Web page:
“No problemo. I’ll put your name on the list. Right now there’s no openings, but as soon as a slot opens up, I’ll let you know. Everything okay, Karl? You look sort of pale. Have you been getting enough sleep?”

The fact is I hadn’t been sleeping at all. A heat wave had descended on the East Coast and the city had become a kind of inferno. Even at ten p.m., the concrete was still warm. It got to the point where I couldn’t bear to leave my apartment. At night, I’d sit in my living room, in front of the air conditioner, fanning myself with a manila folder. My air conditioner was old, and the air it emitted was fetid. I thought about buying a new unit, but by this point I was worried about money. My paychecks were smaller than I’d expected and my savings had begun to dwindle. I bought a fan at a hardware store for twenty dollars and positioned it in front of my bed. I kept it next to the box of manila folders and binder clips I’d stolen from under Sheila’s nose the day I was fired.

Night after night, I lay on top of my mattress, listening to the couple who lived above me—a guy who wore expensive ties and his swimsuit-model girlfriend. Their apartment had been renovated. He looked like the kind of person who’d snap a wet towel at you in the locker room while you were trying to change, or trip you after class as a joke. They had a stainless-steel fridge and an oven that worked. Whenever I saw the girlfriend in the elevator she avoided making eye contact with me. She wore lip gloss and smelled like shampoo and she always seemed to be carrying a turquoise yoga mat under her arm. Despite the fact that I’d barely spoken to either one of them, I harbored a strange hostility toward these petits bourgeois. The floor separating our apartments was thin, and at night, when the city quieted down, I heard the sounds of their lovemaking. They seemed quite happy together. Sometimes, during their sessions, I heard the girl call out his name.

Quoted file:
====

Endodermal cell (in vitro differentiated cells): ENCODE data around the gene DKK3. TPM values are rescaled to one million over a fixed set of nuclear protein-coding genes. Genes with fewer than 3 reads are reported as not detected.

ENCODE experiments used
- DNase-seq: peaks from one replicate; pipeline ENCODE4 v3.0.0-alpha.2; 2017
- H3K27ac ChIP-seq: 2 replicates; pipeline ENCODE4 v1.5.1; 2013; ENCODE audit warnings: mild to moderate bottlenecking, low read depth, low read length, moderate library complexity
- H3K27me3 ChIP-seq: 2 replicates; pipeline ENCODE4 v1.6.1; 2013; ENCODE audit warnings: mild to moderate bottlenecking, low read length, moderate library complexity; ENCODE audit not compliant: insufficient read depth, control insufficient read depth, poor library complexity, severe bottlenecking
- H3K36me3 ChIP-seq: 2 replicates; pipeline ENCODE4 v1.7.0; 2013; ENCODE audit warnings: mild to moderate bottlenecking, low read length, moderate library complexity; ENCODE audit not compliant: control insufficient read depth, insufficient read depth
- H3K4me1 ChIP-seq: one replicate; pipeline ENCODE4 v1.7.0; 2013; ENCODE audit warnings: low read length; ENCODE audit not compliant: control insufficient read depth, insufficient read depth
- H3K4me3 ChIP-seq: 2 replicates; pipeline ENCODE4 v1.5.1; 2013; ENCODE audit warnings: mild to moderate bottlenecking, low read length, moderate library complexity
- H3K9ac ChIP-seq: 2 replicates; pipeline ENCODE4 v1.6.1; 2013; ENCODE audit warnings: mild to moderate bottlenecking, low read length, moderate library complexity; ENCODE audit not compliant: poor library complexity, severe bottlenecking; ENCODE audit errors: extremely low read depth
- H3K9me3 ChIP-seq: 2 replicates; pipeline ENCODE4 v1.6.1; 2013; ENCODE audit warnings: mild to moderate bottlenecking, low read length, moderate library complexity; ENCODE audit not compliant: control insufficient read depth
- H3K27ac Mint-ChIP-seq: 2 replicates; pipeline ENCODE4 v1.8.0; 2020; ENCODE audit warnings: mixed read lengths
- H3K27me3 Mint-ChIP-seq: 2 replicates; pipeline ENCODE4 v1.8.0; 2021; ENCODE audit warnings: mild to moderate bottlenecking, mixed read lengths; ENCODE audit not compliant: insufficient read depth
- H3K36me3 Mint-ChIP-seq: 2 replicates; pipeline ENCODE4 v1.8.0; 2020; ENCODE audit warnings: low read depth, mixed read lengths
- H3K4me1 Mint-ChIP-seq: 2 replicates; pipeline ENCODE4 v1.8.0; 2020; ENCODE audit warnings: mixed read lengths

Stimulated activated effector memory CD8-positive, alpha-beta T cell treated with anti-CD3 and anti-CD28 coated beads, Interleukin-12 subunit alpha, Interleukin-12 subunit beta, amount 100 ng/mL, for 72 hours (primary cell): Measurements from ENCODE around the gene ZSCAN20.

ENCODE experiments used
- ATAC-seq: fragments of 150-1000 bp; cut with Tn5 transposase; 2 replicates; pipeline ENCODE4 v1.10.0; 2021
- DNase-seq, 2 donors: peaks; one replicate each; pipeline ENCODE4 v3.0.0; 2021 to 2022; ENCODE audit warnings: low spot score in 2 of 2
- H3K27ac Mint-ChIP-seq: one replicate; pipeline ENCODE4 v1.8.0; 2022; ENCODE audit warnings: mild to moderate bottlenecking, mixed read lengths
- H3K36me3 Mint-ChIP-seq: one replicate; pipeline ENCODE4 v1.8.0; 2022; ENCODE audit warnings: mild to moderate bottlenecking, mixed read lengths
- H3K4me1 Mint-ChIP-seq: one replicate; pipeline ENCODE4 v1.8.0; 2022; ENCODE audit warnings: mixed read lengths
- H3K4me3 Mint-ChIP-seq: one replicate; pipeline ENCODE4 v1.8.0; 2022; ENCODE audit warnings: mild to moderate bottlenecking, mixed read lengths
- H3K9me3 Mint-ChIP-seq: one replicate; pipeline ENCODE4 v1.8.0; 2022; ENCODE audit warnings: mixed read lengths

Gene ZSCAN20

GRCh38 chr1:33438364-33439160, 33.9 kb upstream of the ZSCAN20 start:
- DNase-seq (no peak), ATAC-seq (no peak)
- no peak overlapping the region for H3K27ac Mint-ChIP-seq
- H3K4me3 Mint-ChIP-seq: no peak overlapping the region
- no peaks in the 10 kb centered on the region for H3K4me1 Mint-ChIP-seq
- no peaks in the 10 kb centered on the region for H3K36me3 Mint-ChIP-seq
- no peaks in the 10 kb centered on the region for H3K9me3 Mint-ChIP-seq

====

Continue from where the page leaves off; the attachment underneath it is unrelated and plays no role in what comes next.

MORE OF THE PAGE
I wanted to pound my broom against the ceiling and drown out their sounds with my screams. I fantasized about going upstairs with a club. Was I harboring unexpressed anger? Possibly. Sometimes, I imagined filling a satin gift box with horse droppings and sending it to Sheila’s penthouse on the Upper East Side. I pictured her opening the wrapped package in her marble foyer.

Occasionally, I turned on the light and opened the little photo album I kept on my nightstand. The photos were nothing special, mostly insignificant moments from high school and college, but there was one picture that made me feel better, a photo of my father holding me on his lap when I was just two years old. It was the only photo my mother had kept of my father, and I’d retrieved it from the trash in eighth grade, after she found it in an envelope and threw it away. In the photo, my father is wearing an undershirt and his arms look muscular; his face is partly obscured by a shadow and he’s looking down, but it’s clear he was handsome.